What's the difference in connotation between these three phrases? Are they all correct? I am trying to say
I want to talk to you.
Quiero hablar contigo.
Quiero hablar con tú.
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The difference in the three phrases:
1.) The first is more direct. In English, the translation is of course, `I want to speak to you
2.) The second is a bit personal. It suggests that you have a discreet reason to be talking to this person. It is the equivalent of
I want to speak with you
3.) The third is not right, nor will it ever be. Tú is a pronoun. In English, without an context. the word
you is pretty ambiguous and would be difficult to explain.
You grind the salt like this - passive I see you - direct object I made you a cake - indirect object
This sentence has a preposition, and, in Spanish,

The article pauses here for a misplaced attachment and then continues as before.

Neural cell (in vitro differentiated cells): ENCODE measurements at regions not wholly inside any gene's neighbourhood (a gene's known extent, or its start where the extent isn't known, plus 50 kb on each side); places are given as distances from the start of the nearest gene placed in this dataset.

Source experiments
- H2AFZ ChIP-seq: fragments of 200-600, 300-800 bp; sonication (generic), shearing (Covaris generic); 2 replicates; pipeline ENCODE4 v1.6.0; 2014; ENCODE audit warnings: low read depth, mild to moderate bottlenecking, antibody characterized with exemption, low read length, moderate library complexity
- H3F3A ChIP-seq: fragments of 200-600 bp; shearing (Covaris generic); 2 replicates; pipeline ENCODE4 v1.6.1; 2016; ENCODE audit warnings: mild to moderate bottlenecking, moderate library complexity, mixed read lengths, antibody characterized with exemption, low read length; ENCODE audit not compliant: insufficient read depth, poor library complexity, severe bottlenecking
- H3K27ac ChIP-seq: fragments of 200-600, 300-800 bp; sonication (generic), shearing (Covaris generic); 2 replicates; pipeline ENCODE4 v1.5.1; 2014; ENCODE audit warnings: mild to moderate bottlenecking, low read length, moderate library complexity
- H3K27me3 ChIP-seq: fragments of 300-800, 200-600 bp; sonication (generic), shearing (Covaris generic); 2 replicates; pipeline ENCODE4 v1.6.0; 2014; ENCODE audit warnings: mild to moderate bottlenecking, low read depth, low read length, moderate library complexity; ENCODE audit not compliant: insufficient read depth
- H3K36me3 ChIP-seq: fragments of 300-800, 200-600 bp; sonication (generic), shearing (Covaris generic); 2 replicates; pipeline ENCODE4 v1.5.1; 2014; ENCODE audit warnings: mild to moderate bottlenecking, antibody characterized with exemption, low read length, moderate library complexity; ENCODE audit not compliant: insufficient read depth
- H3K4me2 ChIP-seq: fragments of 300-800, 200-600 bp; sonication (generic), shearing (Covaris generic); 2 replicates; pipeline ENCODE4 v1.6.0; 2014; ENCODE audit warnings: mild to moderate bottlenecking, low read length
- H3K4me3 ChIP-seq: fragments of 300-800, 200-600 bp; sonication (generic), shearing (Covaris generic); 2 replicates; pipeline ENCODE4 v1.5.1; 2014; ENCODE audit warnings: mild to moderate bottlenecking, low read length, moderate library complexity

Tí is the object of a preposition. This isn't to say that
tí should follow every preposition.
There are exceptions of prepositions that exemplify the use of
Con tí is pretty much never used, but it is 100% more correct than
Contigo is some kind of bastardized way of saying Con tí. I do not know exactly why they even added -go to the end.
"Hablar con tú" is incorrect. Both
Quiero hablarte and
Quiero hablar contigo are correct, but there is a difference, due to the use of "te". You could use
Quiero hablar contigo as it is, but you won't hear just
Quiero hablarte, you'll hear as
Quiero hablarte de algo
Since te is a pronominal particle that you are adding to a pronominal verb, and thus it will need a direct object.